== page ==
ISLAMABAD: The federal government has decided to harmonize the four tax laws by merging them into a single collection of laws, a “single rule book”, in order to promote automation and digitization in order to make it easier for taxpayers.
According to the details, the Federal Board of Revenue (FBR) has established a high-level committee made up of prominent public sector tax professionals and legal experts from ICAP to continuously monitor and revise the bill in order to bring it about. ensure quality and accuracy.
This committee would monitor the drafting of the harmonized tax code by the end of March 2022, covering all tax laws.
After consultation with all key stakeholders, including chambers of commerce, professional bodies, tax specialists and on-the-job training in April and May 2022, it will be available for presentation to Parliament during the 2022 budget session for enactment. .
The new Inland Revenue Code will come into effect on July 1, 2022, the FBR said in its press release issued on Friday.
Moreover, this high-value political intervention is organically anchored in the larger RBF vision to promote a culture of automation and digitization to ensure taxpayer facilitation.
He said the advisor on finance and revenue has asked the FBR president to personally review the progress of this hugely important bill and update it regularly thereafter, this exercise has been launched.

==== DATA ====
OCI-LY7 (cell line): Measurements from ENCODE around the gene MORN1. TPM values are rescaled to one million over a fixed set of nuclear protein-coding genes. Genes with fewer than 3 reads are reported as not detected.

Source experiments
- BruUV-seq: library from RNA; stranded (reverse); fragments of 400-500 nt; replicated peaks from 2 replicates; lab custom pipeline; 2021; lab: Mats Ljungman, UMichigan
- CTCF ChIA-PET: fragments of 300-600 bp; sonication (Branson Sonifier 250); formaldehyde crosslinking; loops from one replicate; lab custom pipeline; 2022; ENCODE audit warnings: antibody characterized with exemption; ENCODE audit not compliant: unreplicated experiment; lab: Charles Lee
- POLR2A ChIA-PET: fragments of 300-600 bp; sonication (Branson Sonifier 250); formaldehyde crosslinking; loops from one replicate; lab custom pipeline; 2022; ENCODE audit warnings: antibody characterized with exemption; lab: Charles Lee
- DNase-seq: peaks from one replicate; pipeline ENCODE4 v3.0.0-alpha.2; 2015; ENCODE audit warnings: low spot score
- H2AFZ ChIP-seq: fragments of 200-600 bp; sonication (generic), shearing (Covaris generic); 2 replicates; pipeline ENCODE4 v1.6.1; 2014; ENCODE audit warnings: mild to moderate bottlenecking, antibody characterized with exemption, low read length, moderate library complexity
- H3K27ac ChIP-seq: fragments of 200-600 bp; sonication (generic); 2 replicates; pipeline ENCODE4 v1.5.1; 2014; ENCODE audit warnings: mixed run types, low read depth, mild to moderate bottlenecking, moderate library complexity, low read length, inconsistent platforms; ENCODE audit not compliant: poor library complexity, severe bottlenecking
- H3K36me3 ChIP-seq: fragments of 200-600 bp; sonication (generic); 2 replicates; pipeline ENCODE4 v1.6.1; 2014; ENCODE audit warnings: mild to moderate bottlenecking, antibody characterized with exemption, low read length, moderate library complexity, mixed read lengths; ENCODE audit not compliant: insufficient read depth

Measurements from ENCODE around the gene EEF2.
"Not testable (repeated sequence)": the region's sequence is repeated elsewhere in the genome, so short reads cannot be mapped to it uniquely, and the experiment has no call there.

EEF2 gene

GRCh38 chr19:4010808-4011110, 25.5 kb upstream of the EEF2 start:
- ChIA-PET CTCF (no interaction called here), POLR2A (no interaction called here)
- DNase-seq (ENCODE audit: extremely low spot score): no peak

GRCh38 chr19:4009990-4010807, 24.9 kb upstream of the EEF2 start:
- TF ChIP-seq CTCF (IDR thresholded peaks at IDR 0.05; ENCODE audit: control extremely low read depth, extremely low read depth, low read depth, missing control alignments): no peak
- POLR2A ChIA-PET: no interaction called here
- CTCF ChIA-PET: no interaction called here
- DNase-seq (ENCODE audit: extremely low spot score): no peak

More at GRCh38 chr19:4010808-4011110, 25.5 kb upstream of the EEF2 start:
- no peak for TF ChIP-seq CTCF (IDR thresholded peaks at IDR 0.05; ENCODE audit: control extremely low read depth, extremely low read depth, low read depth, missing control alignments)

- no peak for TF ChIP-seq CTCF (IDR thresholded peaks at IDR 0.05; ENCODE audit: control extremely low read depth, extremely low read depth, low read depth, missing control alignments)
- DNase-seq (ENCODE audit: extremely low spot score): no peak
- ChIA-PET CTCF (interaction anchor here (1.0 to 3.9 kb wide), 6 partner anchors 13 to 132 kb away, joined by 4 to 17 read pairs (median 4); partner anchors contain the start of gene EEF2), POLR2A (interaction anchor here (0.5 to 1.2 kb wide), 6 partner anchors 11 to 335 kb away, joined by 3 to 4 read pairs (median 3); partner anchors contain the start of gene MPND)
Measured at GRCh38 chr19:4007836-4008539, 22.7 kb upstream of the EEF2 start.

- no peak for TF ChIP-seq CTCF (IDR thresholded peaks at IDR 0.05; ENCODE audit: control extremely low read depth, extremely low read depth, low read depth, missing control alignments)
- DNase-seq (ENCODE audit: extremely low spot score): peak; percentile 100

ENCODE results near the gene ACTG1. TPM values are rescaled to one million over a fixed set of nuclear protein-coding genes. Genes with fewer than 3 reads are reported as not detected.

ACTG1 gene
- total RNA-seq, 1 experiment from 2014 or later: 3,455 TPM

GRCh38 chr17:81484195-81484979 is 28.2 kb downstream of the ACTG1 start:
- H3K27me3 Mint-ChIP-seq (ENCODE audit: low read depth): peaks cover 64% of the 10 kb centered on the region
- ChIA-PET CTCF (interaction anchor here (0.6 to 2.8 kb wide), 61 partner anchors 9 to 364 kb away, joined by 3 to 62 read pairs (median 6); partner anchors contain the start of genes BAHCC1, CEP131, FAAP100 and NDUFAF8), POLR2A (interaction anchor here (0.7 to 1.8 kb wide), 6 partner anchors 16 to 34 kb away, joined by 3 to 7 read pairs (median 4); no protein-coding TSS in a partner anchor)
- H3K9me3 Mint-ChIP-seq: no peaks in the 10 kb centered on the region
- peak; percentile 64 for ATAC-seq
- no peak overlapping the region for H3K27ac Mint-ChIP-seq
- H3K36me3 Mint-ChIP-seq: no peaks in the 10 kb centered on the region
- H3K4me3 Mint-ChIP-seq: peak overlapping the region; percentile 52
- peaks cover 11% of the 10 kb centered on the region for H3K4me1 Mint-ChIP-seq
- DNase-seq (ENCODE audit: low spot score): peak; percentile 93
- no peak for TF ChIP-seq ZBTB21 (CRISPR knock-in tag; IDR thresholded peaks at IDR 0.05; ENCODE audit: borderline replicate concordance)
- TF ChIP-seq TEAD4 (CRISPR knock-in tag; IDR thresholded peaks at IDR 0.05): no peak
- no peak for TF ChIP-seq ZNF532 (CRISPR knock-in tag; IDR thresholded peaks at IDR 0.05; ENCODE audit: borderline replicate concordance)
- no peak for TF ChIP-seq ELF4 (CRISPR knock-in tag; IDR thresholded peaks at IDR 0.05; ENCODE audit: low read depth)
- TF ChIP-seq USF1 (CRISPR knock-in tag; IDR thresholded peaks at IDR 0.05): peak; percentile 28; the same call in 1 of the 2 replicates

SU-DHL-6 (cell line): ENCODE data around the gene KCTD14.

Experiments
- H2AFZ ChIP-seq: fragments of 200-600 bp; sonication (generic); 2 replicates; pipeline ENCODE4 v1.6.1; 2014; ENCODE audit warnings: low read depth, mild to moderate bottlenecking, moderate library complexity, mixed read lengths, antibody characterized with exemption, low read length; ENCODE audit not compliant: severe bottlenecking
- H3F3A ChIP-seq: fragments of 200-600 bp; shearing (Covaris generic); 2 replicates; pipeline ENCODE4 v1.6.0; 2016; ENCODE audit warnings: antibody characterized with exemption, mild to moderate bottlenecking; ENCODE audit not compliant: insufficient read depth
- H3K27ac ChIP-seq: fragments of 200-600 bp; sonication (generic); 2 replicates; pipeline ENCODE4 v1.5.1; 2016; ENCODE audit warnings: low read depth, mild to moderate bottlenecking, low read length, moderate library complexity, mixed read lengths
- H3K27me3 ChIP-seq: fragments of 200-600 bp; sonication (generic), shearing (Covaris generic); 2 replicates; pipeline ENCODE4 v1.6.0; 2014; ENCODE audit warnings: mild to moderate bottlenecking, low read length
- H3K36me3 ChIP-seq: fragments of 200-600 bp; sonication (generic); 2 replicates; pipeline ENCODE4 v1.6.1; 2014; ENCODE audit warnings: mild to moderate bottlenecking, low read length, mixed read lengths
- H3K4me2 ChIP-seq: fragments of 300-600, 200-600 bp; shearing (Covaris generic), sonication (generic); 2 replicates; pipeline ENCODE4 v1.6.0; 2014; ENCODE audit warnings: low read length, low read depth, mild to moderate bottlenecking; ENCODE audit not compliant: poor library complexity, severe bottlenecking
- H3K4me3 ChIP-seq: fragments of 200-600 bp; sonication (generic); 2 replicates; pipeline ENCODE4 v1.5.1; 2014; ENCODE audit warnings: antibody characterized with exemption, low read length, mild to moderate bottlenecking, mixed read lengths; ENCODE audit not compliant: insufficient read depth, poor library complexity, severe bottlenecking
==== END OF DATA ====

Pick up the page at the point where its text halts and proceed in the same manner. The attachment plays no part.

In its document, FBR said this was a decisive development as it was the vision of the adviser to the Prime Minister in charge of finance and revenue, Shaukat Tarin, who wanted to initiate the formulation of the tax code in the aim to harmonize all domestic tax laws and maximize taxpayer facilitation.
It promises to ensure the ease of doing business by removing the multiplicity of tax laws and a plethora of rules and regulations designed to operationalize them.
It is relevant to mention that FBR on the national side implements and enforces four major tax laws such as Income Tax Ordinance, 2001, Sales Tax Law, 1990, Federal Excise , 2005, and the Capital Territory of Islamabad (Sales Tax on Services) Ordinance, 2001.
These four tax laws are then supported by an equal number of rules compiled in voluminous books including Income Tax Rules, 2002, Sales Tax Rules, 2006, Federal Excise Rules, 2005 and Islamabad Capital Territory Rules (Sales Tax on Services), 2001. As a result, a taxpayer must consult nearly eight books of law in order to engage with the tax system and pay his tax liability.
It goes beyond saying that tax laws needed harmonization and simplification. This has long been demanded by the World Bank, IMF, AfDB and other bilateral and multilateral donors. Likewise, there have been pressing demands from civil society, the lawyer community and also the superior courts which have found the above laws very complex and even unenforceable. However, previous governments did not have the courage to take up this challenge.